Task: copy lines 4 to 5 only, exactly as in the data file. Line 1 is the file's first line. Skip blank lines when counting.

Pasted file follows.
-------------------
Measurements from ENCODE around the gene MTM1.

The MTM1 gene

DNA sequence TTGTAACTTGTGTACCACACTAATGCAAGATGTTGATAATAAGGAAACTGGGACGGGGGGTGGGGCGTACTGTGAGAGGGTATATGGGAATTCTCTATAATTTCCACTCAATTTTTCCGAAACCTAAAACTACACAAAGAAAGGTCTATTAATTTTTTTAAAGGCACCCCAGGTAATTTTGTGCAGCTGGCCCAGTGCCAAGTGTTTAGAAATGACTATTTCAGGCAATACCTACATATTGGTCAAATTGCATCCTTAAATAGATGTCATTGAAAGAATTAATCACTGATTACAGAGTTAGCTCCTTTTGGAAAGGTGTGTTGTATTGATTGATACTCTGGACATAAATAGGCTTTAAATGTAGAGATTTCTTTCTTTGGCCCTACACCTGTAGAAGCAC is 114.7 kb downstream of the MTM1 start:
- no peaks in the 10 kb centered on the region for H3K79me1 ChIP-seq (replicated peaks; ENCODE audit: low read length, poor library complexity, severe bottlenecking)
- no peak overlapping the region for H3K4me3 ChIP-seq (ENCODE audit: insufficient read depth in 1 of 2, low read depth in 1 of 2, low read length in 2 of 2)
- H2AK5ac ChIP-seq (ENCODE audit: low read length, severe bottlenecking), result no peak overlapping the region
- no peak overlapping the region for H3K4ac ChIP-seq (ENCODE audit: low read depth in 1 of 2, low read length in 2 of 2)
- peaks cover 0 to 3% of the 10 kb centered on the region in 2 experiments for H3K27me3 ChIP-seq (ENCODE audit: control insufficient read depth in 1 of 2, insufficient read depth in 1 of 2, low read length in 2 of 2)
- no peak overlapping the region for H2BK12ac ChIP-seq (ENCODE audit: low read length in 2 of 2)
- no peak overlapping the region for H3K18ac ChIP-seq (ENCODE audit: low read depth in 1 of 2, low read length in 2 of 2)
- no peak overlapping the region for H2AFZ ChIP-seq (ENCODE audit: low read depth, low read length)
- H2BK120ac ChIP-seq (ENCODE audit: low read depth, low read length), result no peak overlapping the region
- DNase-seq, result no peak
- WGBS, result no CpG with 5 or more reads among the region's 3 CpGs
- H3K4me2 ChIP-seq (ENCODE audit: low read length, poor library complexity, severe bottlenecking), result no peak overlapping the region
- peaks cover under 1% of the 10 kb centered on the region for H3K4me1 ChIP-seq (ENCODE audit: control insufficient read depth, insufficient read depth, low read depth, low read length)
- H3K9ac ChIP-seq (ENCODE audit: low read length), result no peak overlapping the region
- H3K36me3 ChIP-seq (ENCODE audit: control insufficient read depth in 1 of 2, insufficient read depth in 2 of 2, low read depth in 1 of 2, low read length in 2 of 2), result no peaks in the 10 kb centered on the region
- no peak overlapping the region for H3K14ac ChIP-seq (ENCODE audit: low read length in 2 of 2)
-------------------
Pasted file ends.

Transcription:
- no peaks in the 10 kb centered on the region for H3K79me1 ChIP-seq (replicated peaks; ENCODE audit: low read length, poor library complexity, severe bottlenecking)
- no peak overlapping the region for H3K4me3 ChIP-seq (ENCODE audit: insufficient read depth in 1 of 2, low read depth in 1 of 2, low read length in 2 of 2)